Staff Spotlight — Captain, Von Narcisse

Captain, Von NarcisseAn imposing presence at over six feet tall, Captain Von Narcisse is polite, upbeat, and an inspiring member of the community. Von has responsibility and oversight for the Operations function of the Yale Police Department (YPD), including Community Patrol, Emergency Services, and Communications. This includes all uniformed patrol units or officers on foot, bicycles, motorcycles, motor vehicles, and Segways.

Von was born and raised in Tacoma, Washington. His late father, a U.S. Army Sergeant-Major, was stationed at Fort Lewis. Growing up, Von was part of a close-knit, extended family. He went to Montana State University on a football scholarship and played for three years before joining the Airforce ROTC. Von graduated with a B.S. in Social and Criminal Justice; worked as a criminal investigator and juvenile corrections officer; and became a Tacoma Police Officer. Later, he, his wife, and two sons relocated to Connecticut due to a job change. Von started working at the YPD not long after moving to Connecticut. He was promoted to captain in 2017 and has been at Yale for 12 years. His sons are now 14 and 20; the oldest is a U.S. Marine. 

What was your first job?

When I was about 12 or 13, my younger brother and I delivered newspapers. It was tough because we had to deliver 500 papers using our old, not very reliable bicycles. We only got paid one penny per paper. We lasted about a month. After that, I started cutting lawns for $5 per lawn, no matter how big. I did that for a while.

Favorite childhood memory?

I had a great childhood, but probably what sticks out the most is when our Boys Club team (the Steelers) won the City of Tacoma football championship—I was in sixth grade at the time. We also went to Seattle and beat their club team in another championship.  Then, when I was in junior high school, our football team won the city championship. Our defense had only 8 points scored against them for the entire season that year. That record will never be broken because, not long after, the City of Tacoma took football programs out of the junior high schools. To this day, when I see people from that team we reminisce about the fun we had.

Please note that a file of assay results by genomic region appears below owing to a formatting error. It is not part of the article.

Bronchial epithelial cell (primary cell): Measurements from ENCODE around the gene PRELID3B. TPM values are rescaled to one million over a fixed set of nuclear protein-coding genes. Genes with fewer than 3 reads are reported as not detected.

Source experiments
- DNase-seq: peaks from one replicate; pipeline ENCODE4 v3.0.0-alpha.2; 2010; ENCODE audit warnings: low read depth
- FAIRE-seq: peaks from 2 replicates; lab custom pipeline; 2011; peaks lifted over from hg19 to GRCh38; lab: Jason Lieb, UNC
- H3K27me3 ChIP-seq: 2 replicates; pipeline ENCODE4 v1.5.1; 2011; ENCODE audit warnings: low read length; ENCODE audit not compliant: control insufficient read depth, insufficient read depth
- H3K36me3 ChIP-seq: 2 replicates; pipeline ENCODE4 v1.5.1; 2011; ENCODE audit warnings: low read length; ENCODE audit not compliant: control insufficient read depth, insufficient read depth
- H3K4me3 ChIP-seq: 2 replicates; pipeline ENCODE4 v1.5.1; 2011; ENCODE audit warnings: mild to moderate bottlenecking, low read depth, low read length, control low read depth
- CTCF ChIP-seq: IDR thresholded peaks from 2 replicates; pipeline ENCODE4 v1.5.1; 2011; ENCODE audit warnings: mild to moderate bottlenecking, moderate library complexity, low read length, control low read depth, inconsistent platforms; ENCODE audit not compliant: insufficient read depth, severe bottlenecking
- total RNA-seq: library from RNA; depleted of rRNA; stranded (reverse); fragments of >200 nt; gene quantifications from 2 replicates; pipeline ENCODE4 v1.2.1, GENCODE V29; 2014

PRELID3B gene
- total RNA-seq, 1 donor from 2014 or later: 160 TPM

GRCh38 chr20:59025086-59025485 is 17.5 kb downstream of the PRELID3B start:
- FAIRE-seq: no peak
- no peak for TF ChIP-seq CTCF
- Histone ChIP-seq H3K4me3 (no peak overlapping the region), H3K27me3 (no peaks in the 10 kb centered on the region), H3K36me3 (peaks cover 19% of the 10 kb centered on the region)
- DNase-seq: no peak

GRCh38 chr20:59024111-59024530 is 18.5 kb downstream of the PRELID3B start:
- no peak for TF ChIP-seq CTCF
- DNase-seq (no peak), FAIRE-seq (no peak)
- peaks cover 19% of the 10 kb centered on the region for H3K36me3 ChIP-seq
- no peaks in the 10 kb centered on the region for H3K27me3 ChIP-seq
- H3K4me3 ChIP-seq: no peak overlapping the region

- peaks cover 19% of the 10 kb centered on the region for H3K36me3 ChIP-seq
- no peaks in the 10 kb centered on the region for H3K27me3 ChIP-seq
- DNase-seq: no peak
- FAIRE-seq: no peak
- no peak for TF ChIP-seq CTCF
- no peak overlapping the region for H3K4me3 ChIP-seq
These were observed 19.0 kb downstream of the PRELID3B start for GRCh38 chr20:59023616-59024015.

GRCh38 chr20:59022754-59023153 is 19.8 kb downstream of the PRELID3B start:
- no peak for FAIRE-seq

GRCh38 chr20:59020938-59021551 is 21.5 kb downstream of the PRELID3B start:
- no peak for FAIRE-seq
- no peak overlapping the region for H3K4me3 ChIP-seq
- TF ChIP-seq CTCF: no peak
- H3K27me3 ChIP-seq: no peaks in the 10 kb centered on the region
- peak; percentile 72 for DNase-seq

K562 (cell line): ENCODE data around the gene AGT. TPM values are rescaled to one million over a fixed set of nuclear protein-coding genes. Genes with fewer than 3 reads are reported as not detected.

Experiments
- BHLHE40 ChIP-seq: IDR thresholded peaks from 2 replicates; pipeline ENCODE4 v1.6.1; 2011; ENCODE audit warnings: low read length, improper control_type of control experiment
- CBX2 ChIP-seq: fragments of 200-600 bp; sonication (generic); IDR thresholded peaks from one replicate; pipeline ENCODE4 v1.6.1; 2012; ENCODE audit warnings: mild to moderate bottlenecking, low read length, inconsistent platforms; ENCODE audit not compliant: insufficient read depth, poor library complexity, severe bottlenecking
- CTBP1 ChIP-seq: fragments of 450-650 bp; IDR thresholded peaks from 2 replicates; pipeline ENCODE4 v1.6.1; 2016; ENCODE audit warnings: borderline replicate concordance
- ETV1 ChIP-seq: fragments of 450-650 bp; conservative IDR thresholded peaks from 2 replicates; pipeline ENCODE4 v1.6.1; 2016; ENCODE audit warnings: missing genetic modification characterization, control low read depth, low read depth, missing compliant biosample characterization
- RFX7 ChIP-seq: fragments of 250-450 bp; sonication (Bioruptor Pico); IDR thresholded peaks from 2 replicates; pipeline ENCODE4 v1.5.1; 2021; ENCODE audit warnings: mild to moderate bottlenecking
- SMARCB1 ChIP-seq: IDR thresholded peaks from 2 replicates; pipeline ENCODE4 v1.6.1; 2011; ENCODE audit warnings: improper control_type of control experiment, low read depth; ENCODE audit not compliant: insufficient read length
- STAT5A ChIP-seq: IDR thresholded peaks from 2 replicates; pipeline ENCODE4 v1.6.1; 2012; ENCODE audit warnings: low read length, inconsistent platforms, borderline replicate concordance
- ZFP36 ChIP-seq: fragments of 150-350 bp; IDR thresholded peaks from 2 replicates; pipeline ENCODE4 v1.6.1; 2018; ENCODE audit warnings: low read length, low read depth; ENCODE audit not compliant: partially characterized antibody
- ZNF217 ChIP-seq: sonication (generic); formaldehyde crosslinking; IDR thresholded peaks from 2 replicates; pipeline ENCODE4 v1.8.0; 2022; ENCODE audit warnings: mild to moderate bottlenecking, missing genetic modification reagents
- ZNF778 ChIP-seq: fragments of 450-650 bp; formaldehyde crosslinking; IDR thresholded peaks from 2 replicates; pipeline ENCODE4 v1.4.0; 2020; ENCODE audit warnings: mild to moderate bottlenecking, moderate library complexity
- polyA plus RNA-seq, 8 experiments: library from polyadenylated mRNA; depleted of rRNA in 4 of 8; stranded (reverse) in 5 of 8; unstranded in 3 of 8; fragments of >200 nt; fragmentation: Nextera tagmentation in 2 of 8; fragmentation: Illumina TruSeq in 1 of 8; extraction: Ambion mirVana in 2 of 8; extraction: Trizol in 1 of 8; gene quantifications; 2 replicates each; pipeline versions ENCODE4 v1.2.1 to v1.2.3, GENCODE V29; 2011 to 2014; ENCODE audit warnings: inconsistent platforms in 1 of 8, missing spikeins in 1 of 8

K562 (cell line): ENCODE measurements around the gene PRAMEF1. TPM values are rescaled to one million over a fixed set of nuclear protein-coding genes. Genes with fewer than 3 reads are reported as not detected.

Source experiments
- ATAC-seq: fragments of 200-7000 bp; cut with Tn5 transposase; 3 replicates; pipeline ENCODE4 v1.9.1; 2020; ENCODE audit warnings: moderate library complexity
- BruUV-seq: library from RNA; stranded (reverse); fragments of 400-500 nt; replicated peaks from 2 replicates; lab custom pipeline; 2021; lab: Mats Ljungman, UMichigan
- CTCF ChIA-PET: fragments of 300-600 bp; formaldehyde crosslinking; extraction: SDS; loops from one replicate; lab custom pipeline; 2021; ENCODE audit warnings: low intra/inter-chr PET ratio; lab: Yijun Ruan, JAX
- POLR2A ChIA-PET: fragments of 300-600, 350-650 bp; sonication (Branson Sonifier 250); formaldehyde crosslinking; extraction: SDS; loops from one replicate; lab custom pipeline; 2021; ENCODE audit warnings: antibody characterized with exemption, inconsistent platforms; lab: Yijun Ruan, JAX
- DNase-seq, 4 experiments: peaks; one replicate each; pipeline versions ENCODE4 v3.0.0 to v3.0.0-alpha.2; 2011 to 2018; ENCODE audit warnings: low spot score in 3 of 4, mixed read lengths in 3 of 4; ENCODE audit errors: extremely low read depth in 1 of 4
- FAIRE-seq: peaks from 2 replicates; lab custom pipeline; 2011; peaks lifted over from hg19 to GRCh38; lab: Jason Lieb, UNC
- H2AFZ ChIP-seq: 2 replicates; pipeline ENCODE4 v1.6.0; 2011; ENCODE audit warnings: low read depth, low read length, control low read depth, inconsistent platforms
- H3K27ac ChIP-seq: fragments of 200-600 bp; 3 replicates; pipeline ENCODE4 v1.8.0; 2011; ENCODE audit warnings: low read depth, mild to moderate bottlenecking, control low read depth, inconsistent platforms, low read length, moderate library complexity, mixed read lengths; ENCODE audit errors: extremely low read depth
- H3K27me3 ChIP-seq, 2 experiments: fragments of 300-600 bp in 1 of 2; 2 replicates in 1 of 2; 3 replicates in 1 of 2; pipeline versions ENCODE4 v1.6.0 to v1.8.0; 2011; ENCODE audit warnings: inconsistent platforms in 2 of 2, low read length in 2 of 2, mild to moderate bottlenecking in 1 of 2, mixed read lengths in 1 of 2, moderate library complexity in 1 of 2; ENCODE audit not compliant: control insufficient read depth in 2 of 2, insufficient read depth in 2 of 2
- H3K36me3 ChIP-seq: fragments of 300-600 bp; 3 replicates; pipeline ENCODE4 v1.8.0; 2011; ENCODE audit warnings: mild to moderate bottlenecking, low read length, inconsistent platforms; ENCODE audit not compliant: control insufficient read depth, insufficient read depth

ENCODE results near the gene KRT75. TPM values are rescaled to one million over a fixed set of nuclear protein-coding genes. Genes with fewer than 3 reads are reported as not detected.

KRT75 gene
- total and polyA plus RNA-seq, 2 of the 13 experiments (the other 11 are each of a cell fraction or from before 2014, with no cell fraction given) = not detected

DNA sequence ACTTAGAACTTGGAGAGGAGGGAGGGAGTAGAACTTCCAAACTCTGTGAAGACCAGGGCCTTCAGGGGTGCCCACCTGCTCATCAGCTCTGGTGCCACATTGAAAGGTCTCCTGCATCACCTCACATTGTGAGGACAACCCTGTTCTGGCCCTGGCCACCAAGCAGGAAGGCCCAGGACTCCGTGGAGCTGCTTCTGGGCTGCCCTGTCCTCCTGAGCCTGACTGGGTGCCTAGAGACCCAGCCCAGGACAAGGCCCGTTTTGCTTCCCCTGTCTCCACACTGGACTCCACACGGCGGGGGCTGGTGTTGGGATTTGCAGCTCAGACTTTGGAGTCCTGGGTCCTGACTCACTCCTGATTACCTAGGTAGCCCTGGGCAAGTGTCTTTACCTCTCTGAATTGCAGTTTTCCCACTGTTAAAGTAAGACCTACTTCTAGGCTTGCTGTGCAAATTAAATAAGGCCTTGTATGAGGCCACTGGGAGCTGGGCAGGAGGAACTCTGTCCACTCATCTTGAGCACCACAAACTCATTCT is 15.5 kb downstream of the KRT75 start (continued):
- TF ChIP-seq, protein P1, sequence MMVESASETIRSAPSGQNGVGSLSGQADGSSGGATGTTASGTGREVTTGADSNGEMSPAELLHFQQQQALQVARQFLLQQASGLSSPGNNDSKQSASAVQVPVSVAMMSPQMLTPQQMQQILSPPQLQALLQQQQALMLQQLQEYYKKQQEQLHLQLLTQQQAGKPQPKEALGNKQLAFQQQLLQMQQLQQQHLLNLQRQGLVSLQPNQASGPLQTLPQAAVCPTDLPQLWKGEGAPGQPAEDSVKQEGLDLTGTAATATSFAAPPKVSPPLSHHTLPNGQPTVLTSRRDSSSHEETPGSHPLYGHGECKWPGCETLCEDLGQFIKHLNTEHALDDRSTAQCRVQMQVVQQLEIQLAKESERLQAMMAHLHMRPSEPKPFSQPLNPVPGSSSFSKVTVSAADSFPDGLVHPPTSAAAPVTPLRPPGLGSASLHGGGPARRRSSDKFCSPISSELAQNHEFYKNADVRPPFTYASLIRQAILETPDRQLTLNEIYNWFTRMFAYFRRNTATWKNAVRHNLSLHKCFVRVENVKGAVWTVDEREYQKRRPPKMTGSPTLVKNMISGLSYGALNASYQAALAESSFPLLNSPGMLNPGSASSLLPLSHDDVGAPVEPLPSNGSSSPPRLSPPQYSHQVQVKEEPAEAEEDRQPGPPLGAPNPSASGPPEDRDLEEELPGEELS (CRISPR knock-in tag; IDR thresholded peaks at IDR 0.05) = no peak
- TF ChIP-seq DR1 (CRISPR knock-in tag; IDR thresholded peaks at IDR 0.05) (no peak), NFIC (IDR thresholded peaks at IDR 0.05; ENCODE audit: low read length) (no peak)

What are some of your hobbies?

I love to write, read, and learn. I especially love reading about the American West and listening to old time radio programs like Frontier Gentleman or Gregory Hood. I also enjoy watching football and I am a huge Seattle Seahawks fan. I love hanging out and talking with friends and family. I recently wrote and published a children’s book entitled “The Forgotten Prophecy.”  It’s geared toward fifth graders and is an adventure story. It was illustrated by the very talented Michael Ferguson who works at Yale Printing and Publishing Services.

What is your idea of a great weekend?

Something involving my family, the Seattle Seahawks, great food, laughter, and positive energy. The Seahawks work and play hard and for each other. When you go to a home game, there is something different and special going on in the stands with the fans. It’s like the people in the stands and the team are working together. I often feel, if we can do that there, we can do it in other parts of society, but you must be motivated.

What is the biggest challenge today of working in Public Safety?

Information moves at lightning speed and sometimes people are quick to judge before all the facts are known. There is a lot of anger out there and sometimes it is hard not to take it personally. We need to be resilient and work on our mission—the core of what law enforcement is all about. I think what gets overlooked is we are all working toward a positive goal. We need to stay the course, working one day at a time. Good will always prevail.

Words of wisdom for people just starting in their career?

Do your homework and make sure you are driven to this profession. Become a police officer if you are passionate about law and about helping people. There is a lot at stake and people are counting on you. Even after you earn a badge, you are part of a regulated profession and when laws change you must keep up. It’s an amazing profession to be a part of.

If you weren’t working in public safety what other job would you have?

I would like to think I’d be writing. I have already started working on my next book–a science fiction story targeted at adults. I also see myself coaching football at the high school level. I think lessons learned from playing on a team can be transitioned to life, such as working toward a shared goal or developing friendships.

Do you have a favorite quote?

“Knowing is not enough, we must apply. Willing is not enough, we must do,” Bruce Lee, martial artist, actor and philosopher. 

Best advice you’ve ever got and from whom?

Before I became a police officer, a lieutenant in Tacoma told me “always remember it’s not you, it’s the uniform.”  I didn’t know what he meant at the time but came to understand he meant to stay humble, that I was representing my community, and they were relying on me to do the right thing.

What was your first car (and what happened to it)?

My first car was a1976 blue Dodge Maverick. I got it when I was a senior in high school. When I turned it off, it would cough before it sputtered out. It was handed down to me from my older brother. Then, when I went to college my younger brother got it, but it quit soon after that. That car was something else.

Favorite gadget?

I’m kind of old school, I like the television. You can get a ton of channels and sporting events. You can plan events around it to have people over.  There’s something great about the gathering around it with friends and family.